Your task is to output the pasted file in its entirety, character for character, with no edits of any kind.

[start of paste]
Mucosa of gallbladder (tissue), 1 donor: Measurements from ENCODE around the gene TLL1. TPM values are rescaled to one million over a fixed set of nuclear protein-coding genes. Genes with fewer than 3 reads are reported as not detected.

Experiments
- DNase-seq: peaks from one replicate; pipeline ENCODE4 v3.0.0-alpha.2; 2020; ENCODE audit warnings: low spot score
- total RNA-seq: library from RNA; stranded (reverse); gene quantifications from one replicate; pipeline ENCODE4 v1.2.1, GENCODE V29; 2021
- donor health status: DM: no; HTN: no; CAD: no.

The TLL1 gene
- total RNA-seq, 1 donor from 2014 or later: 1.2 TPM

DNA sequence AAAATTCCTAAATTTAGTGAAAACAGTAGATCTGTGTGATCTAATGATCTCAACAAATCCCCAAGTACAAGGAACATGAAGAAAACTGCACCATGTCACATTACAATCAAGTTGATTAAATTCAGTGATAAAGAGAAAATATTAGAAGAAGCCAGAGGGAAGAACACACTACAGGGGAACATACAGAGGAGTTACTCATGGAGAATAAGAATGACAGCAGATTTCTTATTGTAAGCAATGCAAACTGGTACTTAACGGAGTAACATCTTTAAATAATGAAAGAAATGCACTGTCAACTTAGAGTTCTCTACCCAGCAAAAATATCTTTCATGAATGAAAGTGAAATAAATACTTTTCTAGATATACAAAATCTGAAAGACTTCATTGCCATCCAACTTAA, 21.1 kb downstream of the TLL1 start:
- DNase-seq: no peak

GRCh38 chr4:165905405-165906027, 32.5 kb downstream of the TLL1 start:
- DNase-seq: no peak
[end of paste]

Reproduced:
Mucosa of gallbladder (tissue), 1 donor: Measurements from ENCODE around the gene TLL1. TPM values are rescaled to one million over a fixed set of nuclear protein-coding genes. Genes with fewer than 3 reads are reported as not detected.

Experiments
- DNase-seq: peaks from one replicate; pipeline ENCODE4 v3.0.0-alpha.2; 2020; ENCODE audit warnings: low spot score
- total RNA-seq: library from RNA; stranded (reverse); gene quantifications from one replicate; pipeline ENCODE4 v1.2.1, GENCODE V29; 2021
- donor health status: DM: no; HTN: no; CAD: no.

The TLL1 gene
- total RNA-seq, 1 donor from 2014 or later: 1.2 TPM

DNA sequence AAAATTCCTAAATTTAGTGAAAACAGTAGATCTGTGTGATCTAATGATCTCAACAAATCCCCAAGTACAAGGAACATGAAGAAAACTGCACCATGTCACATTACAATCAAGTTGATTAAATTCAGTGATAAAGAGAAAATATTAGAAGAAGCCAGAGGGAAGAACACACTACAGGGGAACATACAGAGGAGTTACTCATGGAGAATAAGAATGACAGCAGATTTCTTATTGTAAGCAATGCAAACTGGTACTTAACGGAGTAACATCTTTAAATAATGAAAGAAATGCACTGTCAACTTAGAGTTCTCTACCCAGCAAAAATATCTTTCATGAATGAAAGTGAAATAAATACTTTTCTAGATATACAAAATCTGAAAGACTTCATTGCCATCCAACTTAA, 21.1 kb downstream of the TLL1 start:
- DNase-seq: no peak

GRCh38 chr4:165905405-165906027, 32.5 kb downstream of the TLL1 start:
- DNase-seq: no peak